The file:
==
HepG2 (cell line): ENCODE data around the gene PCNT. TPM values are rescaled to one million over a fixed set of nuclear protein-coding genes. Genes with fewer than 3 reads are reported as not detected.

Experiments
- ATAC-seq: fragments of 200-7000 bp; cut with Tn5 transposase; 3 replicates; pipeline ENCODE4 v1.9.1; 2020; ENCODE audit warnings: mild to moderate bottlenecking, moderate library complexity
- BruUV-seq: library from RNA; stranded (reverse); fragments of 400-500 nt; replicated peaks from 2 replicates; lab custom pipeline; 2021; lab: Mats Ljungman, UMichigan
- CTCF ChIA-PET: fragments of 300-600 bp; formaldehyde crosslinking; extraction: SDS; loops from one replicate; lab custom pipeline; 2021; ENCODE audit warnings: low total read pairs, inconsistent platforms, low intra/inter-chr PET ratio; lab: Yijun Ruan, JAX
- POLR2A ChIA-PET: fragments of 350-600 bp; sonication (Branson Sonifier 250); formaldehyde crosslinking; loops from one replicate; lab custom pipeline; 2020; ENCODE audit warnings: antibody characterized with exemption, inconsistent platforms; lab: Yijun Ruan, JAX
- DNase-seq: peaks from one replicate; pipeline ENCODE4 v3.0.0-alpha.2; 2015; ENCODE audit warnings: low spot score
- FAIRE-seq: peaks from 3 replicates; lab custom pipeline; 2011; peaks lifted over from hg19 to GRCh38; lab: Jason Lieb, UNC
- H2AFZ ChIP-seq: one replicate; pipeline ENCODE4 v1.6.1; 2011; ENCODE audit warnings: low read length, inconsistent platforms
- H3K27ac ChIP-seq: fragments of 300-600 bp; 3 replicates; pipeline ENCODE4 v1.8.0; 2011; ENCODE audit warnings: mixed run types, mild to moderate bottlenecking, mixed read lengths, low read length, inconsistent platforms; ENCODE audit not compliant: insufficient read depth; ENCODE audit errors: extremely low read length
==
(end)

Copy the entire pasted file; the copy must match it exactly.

HepG2 (cell line): ENCODE data around the gene PCNT. TPM values are rescaled to one million over a fixed set of nuclear protein-coding genes. Genes with fewer than 3 reads are reported as not detected.

Experiments
- ATAC-seq: fragments of 200-7000 bp; cut with Tn5 transposase; 3 replicates; pipeline ENCODE4 v1.9.1; 2020; ENCODE audit warnings: mild to moderate bottlenecking, moderate library complexity
- BruUV-seq: library from RNA; stranded (reverse); fragments of 400-500 nt; replicated peaks from 2 replicates; lab custom pipeline; 2021; lab: Mats Ljungman, UMichigan
- CTCF ChIA-PET: fragments of 300-600 bp; formaldehyde crosslinking; extraction: SDS; loops from one replicate; lab custom pipeline; 2021; ENCODE audit warnings: low total read pairs, inconsistent platforms, low intra/inter-chr PET ratio; lab: Yijun Ruan, JAX
- POLR2A ChIA-PET: fragments of 350-600 bp; sonication (Branson Sonifier 250); formaldehyde crosslinking; loops from one replicate; lab custom pipeline; 2020; ENCODE audit warnings: antibody characterized with exemption, inconsistent platforms; lab: Yijun Ruan, JAX
- DNase-seq: peaks from one replicate; pipeline ENCODE4 v3.0.0-alpha.2; 2015; ENCODE audit warnings: low spot score
- FAIRE-seq: peaks from 3 replicates; lab custom pipeline; 2011; peaks lifted over from hg19 to GRCh38; lab: Jason Lieb, UNC
- H2AFZ ChIP-seq: one replicate; pipeline ENCODE4 v1.6.1; 2011; ENCODE audit warnings: low read length, inconsistent platforms
- H3K27ac ChIP-seq: fragments of 300-600 bp; 3 replicates; pipeline ENCODE4 v1.8.0; 2011; ENCODE audit warnings: mixed run types, mild to moderate bottlenecking, mixed read lengths, low read length, inconsistent platforms; ENCODE audit not compliant: insufficient read depth; ENCODE audit errors: extremely low read length